Neurology Sumter SC

Try a wide variety of mental games, from crossword puzzles to computer games. Experts say seniors tend to do what they're good at over and over again. While that may improve proficiency, it doesn't form new neuronal connections or boost neurotransmitter production in the brain like new and diverse experiences do.

Dr.Robert Ulrich
(803) 905-1200
308 West Wesmark Boulevard
Sumter, SC
Gender
M
Speciality
Neurologist
General Information
Hospital: Tuomey Reganial
Accepting New Patients: Yes
RateMD Rating
1.0, out of 5 based on 1, reviews.

Data Provided by:
Ken Curtis
(803) 366-2225
410 Oakland Ave
Rock Hill, SC
Business
Advanced Pain Relief Center
Specialties
Neurology, Chiropractic
Insurance
Insurance Plans Accepted: We accept all insurance plans.
Medicare Accepted: Yes
Workmens Comp Accepted: Yes
Accepts Uninsured Patients: Yes
Emergency Care: Yes

Doctor Information
Primary Hospital: Piedmont
Residency Training: Life College
Medical School: Life College, 1990
Additional Information
Member Organizations: SCCA Board of Directors, Sherman College Board of Regents
Awards: Commendation SC House of Representatives
Languages Spoken: English,Spanish

Data Provided by:
Glen R Scott Jr, DO
2000 E Greenville St Ste 2800
Anderson, SC
Specialties
Neurology
Gender
Male
Education
Medical School: Philadelphia Coll Of Osteo Med, Philadelphia Pa 19131
Graduation Year: 1996

Data Provided by:
Ernesto Potes, MD
(304) 598-1100
Spartanburg, SC
Specialties
Neurology, Physical Medicine And Rehabilitation
Gender
Male
Education
Medical School: Univ Nac De Colombia, Fac De Med, Bogota, Colombia
Graduation Year: 1977

Data Provided by:
Eleanya Ogburu Ogbonnaya, MD
Columbia, SC
Specialties
Neurology, Pain Management
Gender
Male
Education
Medical School: Univ Cetec, Sch Of Med, Santo Domingo, Dom Rep (Closed 1984)
Graduation Year: 1983
Hospital
Hospital: Providence Hospital, Columbia, Sc

Data Provided by:
Robert Ulrich, Md
(803) 905-1200
308 WEST WESMARK BLVD
Sumter, SC
Specialty
Neurology
Associated Hospitals
Tuomey , Neurology Specialists Of Dallas, Pa

Philip Julius Hodge, MD
(864) 295-3600
20 Medical Ridge Dr
Greenville, SC
Specialties
Neurological Surgery
Gender
Male
Education
Medical School: Johns Hopkins Univ Sch Of Med, Baltimore Md 21205
Graduation Year: 1996
Hospital
Hospital: St Francis Health System, Greenville, Sc
Group Practice: Southeastern Spine Institute

Data Provided by:
Robert Edward Flandry
(864) 583-7265
1075 Boiling Springs Rd
Spartanburg, SC
Specialty
Neurosurgery

Data Provided by:
Dr.JERRY SHERRILL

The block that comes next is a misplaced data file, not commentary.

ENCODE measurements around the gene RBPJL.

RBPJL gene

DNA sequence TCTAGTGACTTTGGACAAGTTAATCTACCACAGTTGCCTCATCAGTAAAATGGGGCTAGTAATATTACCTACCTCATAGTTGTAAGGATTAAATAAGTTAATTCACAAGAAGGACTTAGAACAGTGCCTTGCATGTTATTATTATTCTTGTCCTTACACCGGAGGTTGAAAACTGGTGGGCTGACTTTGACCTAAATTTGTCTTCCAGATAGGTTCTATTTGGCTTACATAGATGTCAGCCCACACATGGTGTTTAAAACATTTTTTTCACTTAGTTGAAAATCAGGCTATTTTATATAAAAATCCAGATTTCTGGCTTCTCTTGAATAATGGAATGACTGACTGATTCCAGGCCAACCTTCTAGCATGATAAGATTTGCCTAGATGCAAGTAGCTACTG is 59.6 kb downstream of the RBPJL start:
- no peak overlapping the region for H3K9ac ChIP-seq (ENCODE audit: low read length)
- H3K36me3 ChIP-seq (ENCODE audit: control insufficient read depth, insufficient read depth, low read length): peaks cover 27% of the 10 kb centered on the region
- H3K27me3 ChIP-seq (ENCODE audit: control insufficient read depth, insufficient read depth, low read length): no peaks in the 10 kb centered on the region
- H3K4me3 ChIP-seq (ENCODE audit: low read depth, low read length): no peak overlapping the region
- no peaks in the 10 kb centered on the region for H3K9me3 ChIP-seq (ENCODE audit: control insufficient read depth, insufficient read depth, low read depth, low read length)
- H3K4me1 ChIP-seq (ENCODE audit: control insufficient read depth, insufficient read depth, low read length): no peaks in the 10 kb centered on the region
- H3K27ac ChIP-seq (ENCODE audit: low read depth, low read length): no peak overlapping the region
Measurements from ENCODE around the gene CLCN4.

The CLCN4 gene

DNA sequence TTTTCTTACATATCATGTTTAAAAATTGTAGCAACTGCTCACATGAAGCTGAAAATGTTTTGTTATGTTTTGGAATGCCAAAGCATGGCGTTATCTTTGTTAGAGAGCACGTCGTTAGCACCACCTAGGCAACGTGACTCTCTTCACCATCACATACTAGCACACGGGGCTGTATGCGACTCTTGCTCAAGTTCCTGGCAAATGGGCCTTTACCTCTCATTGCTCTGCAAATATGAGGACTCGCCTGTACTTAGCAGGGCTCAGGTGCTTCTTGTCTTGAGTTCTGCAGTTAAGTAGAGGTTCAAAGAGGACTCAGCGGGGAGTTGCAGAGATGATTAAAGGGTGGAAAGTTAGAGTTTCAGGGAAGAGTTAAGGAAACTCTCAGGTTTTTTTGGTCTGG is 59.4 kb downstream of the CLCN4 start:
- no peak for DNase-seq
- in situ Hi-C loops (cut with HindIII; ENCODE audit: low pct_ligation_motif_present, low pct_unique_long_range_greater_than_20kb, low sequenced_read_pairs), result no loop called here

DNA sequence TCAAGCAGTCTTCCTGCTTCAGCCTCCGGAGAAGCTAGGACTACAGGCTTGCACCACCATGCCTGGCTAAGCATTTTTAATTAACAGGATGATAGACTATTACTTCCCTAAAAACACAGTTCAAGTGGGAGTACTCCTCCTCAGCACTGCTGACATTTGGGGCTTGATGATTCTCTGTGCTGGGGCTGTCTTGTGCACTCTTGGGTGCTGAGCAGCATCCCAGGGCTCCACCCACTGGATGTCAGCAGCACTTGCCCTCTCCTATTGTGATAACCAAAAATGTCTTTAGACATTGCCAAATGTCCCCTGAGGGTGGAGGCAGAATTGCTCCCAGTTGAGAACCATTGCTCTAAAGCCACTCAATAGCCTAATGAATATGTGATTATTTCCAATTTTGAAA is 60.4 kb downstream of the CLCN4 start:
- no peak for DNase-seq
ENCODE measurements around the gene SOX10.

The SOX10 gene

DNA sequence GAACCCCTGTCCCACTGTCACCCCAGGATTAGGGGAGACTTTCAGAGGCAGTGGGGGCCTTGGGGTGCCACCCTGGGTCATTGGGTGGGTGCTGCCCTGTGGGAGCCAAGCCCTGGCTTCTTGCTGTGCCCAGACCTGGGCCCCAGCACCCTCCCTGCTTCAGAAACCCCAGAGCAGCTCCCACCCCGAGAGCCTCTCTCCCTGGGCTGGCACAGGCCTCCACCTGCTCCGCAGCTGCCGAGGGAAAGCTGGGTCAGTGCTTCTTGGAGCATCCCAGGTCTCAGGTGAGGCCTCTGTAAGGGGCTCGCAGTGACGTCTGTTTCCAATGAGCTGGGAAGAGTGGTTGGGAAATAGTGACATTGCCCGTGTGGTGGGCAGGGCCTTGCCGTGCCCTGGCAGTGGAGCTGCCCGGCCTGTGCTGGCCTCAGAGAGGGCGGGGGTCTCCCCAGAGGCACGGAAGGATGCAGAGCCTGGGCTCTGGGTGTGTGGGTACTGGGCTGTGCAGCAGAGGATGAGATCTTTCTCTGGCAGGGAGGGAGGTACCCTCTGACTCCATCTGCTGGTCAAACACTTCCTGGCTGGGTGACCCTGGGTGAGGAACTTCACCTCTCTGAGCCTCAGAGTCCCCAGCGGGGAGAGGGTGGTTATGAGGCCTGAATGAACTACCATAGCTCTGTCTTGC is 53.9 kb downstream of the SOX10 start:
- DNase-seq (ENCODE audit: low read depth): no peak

(864) 885-9866
103 Omni Dr # B
Seneca, SC
Gender
M
Speciality
Neurologist
General Information
Accepting New Patients: Yes
RateMD Rating
2.5, out of 5 based on 1, reviews.

Data Provided by:
Dr.Robert Ringel
(864) 542-2510
460 Langdon Street
Spartanburg, SC
Gender
M
Education
Medical School: Wv Univ Sch Of Med
Year of Graduation: 1982
Speciality
Neurologist
General Information
Hospital: Spartanburg Reg Med Ctr, Spartanburg, Sc
Accepting New Patients: Yes
RateMD Rating
2.1, out of 5 based on 7, reviews.

Data Provided by:
Data Provided by:

7 Ways to Save Your Brain

Provided by: 

A 2009 Mayo Clinic study found that of 1,300 people ages 70 to 89, those that had regularly engaged in mentally challenging activities, such as reading, playing games, and doing crafts, in their 50s and early 60s were 40 percent less likely to develop memory loss than those who hadn’t. Follow these simple steps to stay sharp as you age.

Hone your manual skills: Learn a new instrument, start quilting, build a model airplane, or get going on those carpentry projects you’ve been putting off. Such activities not only help promote hand and finger dexterity, they also foster the development of new neural connections.

Learn one new word every day: This engages the brain’s language centers, frontal lobe, and memory circuits. “It’s like aerobics for your brain,” says George Washington University Neurology Professor Richard Restak, MD.

Challenge your short-term memory: Although iPhones and BlackBerries may be convenient, they have one downside: They’ve robbed us of the need to commit things to memory. Do it anyway. Memorize your grocery list, your friends’ phone numbers, the US presidents in order, every state’s capital city. As the saying goes, if you don’t use it, you lose it.

Mix it up: Try a wide variety of mental games, from crossword puzzles to computer games. Experts say seniors tend to do what they’re good at—over and over again. While that may improve proficiency, it doesn’t form new neuronal connections or boost neurotransmitter production in the brain like new and diverse experiences do.

Be friendly: Engage in social activities as much as possible. Multiple studies have shown that living a solo life can vastly increase your risk of dementia. One recent Swedish study of 2,000 men and women found that people living alone at age 50 had twice the risk of developing dementia 21 years later than those who were living with a partner in middle age.

Shut the TV off: Research shows that those who watch minimal TV are as much as 50 percent less likely to develop Alzheimer’s disease.

Keep working: Resist the temptation to retire early. A recent British study of 382 men found a significant association between later retirement and later onset of Alzheimer’s disease.

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